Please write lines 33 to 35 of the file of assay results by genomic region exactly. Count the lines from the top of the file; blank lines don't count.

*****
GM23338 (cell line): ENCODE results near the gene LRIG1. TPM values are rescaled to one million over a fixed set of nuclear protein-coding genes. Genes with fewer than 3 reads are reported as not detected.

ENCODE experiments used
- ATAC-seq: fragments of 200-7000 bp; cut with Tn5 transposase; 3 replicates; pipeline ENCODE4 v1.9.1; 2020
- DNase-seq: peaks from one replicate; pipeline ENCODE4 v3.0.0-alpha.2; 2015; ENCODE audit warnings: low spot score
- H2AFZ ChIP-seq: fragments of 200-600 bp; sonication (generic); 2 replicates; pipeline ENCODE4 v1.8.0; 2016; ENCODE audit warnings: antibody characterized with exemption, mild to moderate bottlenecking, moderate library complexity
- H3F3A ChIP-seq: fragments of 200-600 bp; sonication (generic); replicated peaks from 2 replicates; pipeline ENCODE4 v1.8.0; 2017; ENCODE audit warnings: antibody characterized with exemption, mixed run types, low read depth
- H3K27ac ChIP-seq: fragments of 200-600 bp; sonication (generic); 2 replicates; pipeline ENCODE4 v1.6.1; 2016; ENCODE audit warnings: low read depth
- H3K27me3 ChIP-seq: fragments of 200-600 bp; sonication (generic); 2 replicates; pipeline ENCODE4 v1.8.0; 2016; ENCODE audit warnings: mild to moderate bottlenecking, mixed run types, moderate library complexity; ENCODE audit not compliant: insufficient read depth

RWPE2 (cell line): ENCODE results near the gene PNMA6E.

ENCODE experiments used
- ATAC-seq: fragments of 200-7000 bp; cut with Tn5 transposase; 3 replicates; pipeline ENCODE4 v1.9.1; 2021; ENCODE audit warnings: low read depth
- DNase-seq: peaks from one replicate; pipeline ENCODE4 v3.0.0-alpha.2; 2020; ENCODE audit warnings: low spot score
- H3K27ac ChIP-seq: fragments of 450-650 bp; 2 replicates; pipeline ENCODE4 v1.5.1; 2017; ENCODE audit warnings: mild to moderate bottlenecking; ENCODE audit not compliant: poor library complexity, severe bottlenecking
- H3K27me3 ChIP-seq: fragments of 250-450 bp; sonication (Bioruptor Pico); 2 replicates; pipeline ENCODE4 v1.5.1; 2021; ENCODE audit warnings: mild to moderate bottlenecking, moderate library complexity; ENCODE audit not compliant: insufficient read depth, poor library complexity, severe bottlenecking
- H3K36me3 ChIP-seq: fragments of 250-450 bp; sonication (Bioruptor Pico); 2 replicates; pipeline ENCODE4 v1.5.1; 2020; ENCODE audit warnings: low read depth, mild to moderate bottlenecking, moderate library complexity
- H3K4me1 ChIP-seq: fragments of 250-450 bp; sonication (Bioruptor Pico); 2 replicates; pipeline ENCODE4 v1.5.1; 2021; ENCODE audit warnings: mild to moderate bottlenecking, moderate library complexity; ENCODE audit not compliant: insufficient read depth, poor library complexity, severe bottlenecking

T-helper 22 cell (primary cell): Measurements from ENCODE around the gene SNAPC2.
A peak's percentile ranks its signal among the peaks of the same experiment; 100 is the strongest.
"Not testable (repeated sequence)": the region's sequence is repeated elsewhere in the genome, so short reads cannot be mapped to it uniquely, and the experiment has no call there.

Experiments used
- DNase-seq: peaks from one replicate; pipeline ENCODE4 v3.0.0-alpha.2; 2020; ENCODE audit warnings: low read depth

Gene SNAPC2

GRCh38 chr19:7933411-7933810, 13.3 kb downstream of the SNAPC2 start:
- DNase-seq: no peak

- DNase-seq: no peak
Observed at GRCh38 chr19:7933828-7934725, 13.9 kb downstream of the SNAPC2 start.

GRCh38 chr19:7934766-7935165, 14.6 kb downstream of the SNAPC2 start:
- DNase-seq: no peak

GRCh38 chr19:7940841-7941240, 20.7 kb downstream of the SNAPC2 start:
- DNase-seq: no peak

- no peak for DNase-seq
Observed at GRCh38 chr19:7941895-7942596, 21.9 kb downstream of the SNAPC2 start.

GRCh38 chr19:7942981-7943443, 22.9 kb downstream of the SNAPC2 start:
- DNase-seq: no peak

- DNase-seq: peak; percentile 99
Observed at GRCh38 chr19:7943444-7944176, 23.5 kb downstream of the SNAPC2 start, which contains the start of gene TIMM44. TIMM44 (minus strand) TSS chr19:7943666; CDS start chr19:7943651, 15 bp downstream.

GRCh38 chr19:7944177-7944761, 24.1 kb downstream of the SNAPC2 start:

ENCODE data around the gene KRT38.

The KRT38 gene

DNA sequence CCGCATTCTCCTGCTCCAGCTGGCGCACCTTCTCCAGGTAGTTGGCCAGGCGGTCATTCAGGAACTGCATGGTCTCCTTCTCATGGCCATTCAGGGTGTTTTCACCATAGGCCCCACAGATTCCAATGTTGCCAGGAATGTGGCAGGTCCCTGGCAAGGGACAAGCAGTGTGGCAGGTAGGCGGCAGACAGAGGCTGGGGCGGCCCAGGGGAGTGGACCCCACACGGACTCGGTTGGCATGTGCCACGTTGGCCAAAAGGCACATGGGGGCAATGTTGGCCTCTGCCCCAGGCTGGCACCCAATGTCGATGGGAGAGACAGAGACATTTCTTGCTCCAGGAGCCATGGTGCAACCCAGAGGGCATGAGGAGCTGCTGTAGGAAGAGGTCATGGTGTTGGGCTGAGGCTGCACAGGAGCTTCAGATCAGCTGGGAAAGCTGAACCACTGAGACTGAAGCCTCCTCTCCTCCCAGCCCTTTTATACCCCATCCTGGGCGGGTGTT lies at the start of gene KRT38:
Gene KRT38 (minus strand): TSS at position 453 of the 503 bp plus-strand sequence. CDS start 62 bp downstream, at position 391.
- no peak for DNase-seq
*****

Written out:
GRCh38 chr19:7942981-7943443, 22.9 kb downstream of the SNAPC2 start:
- DNase-seq: no peak

- DNase-seq: peak; percentile 99